United States v. Davis, No. 11-6301
Decided: July 23, 2012
In this case, the Fourth Circuit held that a criminal defendant sentenced to a fifteen-year minimum sentence could not have his sentence reduced where, in both the plea agreement and at the plea hearing, the government mistakenly misstated the defendant’s potential sentence as a ten-year maximum.
As part of a written plea agreement, William Davis pleaded guilty to the unlawful possession of a firearm by a convicted felon in the U.S. District Court for the Northern District of West Virginia. The agreement between the government and Davis provided that “the maximum penalty to which the defendant will be exposed by virtue of his plea of guilty…is imprisonment for a period of (10) ten years.” The agreement failed, however, to inform Davis that if he were designated by the court as an “armed career criminal,” he would be subject to a sentence enhancement and a resulting fifteen-year mandatory minimum sentence. In addition to the misleading plea agreement, at the plea hearing the government reiterated, and the district judge explained in the plea colloquy, that Davis’s prison term would be not more than ten years. Nonetheless, at the subsequent sentencing hearing, the district judge accepted a presentencing report from the probation officer that indicated that Davis had three prior convictions for violent felonies and was thus considered an armed career criminal under federal sentencing guidelines. Pursuant to the defendant’s status as a thrice convicted felon, the judge imposed on Davis the enhanced sentence of fifteen years in prison.
On appeal, Davis sought to have his sentence reduced, arguing that the “government breached the plea agreement by failing to adhere to its promise of a ten-year prison sentence.” The Fourth Circuit rejected Davis’s claim because, while acknowledging that a plea agreement represents a binding contract between a defendant and the government, in this case the government agreed to “make a series of nonbinding recommendations,” with no explicit promises regarding the prison term. Although the agreement contained a misstatement regarding the length of the potential sentence, according to the court, the agreement also “advised that the district court had the final say regarding his sentence.” Furthermore, the agreement provided that “the Court is not bound by these sentencing recommendations and that the defendant has no right to withdraw a guilty plea if the Court does not follow the sentencing recommendations.” Accordingly, the court held that Davis was never denied the benefit of his plea bargain, and therefore, his sentence would not be reduced.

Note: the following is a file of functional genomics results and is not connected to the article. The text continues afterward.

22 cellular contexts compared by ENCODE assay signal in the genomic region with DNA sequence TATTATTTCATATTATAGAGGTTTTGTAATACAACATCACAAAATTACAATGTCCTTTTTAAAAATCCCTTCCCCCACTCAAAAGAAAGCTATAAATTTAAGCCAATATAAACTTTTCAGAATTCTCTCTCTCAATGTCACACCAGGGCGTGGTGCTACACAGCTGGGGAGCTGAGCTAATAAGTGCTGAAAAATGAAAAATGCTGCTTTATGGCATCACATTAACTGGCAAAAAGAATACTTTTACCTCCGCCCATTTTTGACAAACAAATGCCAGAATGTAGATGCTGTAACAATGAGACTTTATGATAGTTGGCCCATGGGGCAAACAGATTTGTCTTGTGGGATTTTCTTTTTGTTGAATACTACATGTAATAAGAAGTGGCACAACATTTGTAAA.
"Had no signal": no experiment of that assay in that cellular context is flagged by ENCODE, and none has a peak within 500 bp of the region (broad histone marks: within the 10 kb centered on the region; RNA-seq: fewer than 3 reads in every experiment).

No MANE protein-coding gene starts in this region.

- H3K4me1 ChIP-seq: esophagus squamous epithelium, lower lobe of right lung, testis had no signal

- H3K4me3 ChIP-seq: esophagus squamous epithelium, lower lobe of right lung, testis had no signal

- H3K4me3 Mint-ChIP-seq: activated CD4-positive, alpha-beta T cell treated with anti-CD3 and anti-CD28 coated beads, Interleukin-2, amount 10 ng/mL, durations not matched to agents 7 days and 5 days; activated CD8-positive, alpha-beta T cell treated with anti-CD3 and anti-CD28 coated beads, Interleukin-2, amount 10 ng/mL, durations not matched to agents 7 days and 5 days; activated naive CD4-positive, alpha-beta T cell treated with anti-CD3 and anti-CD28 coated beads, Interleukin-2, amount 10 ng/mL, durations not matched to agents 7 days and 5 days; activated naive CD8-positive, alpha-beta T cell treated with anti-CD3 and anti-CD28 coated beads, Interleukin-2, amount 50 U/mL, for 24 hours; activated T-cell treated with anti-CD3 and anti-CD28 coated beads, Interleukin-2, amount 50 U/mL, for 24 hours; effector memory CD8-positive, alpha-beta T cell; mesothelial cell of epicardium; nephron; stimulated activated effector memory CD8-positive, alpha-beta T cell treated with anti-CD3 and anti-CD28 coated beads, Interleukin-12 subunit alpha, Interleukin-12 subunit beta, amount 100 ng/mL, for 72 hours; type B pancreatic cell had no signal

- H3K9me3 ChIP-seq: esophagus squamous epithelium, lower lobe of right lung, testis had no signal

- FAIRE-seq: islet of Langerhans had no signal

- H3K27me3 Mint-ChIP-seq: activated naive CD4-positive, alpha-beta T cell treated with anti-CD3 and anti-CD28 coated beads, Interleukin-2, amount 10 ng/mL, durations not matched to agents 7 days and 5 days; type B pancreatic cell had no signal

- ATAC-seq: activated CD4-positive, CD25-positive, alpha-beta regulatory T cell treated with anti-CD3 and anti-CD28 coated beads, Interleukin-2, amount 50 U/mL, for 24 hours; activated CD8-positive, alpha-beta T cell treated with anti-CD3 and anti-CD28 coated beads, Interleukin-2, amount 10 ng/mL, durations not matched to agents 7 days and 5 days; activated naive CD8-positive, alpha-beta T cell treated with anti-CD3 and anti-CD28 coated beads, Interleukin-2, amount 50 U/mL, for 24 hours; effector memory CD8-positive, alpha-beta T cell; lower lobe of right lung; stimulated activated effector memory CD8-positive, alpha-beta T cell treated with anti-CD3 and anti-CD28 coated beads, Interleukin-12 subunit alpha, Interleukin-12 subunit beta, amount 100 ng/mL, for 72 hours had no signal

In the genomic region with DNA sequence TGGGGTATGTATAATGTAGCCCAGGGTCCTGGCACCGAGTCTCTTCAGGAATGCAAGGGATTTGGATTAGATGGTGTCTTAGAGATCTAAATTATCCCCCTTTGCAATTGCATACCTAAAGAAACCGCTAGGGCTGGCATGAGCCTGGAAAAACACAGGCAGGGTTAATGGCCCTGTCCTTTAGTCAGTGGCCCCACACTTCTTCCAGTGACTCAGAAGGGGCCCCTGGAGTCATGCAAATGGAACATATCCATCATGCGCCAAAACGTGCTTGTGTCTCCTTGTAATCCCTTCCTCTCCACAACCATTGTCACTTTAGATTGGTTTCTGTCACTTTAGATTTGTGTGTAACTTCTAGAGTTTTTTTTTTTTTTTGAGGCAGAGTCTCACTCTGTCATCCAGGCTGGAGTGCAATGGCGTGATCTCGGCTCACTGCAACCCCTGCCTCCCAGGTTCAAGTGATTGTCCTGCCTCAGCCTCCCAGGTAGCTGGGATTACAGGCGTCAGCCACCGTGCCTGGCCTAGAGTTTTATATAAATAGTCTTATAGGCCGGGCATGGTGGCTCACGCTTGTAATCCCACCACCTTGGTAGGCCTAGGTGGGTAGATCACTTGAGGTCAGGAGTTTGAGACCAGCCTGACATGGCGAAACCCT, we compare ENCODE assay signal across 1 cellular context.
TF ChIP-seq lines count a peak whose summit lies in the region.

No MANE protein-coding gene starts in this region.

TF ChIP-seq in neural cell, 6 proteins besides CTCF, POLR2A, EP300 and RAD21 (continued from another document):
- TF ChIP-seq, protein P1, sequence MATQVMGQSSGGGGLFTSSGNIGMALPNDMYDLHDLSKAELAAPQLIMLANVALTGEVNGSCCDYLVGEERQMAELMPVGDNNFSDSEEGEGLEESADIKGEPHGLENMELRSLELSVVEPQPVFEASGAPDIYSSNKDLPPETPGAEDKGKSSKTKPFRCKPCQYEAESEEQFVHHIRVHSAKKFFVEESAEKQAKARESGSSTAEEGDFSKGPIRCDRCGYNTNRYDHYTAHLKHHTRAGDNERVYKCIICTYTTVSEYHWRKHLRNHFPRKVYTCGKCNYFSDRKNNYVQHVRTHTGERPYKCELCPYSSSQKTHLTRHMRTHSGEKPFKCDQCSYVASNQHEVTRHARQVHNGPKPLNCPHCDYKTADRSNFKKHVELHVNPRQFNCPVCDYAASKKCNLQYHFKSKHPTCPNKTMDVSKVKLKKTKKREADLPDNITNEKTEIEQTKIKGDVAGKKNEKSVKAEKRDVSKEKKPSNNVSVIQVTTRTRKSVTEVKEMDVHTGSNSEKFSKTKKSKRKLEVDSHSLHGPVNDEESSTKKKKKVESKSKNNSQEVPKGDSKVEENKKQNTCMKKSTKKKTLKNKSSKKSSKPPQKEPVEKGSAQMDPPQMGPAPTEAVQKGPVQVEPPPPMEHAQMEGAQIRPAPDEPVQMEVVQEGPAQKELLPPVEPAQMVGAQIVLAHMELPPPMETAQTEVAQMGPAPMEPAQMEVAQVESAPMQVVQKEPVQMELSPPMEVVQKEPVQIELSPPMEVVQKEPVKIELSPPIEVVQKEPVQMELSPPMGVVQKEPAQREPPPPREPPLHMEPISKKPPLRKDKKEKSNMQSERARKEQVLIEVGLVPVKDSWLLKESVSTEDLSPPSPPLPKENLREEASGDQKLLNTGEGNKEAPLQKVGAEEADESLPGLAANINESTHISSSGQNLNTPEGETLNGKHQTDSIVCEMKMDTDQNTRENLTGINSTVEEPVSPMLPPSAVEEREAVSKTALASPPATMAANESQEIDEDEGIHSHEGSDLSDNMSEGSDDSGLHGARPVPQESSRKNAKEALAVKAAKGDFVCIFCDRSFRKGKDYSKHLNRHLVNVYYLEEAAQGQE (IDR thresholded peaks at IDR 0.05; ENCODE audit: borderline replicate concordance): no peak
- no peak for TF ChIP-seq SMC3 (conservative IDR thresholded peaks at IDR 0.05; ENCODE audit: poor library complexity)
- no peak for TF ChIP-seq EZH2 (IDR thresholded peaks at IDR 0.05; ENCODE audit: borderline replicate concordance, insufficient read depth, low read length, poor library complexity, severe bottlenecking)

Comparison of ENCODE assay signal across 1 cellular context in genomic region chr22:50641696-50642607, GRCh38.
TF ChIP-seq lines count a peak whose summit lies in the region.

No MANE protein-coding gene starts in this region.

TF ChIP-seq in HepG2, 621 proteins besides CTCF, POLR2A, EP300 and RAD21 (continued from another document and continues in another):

The court also reasoned that even if the government had breached its promise to Davis, the district judge, bound by the strictures of the sentencing guidelines, had no discretion to impose a sentence less than the statutorily mandated fifteen years. Regardless of the terms of a plea agreement, the court stated, district judges are compelled by federal law to impose an enhanced sentence for a defendant classified as armed career criminal. Thus, the court recognized that neither the district judge nor the appellate panel had the authority “to impose an unlawful sentence.”
Senior U.S. District Court Judge Kiser of the Western District of Virginia, sitting by designation, concurred with the court’s result, writing that the government did in fact breach a promise to Davis. Judge Kiser argued that, despite the absence of an explicit guarantee in the plea agreement, it was reasonable for Davis to believe that he was being promised a maximum sentence of ten years due to both the mistaken assurances from the government and the trial judge’s failure to clarify that certain factors in Davis’s presentence report could result in an enhancement. Nonetheless, Judge Kiser concluded that Davis was not entitled to a reduced sentence because, under the plain error doctrine, Davis could not show that his sentencing outcome was prejudiced by the government’s breach, i.e., the broken promise had no effect on his actual terms of imprisonment because the sentence was subject to a mandated statutory scheme.
-John C. Bruton, III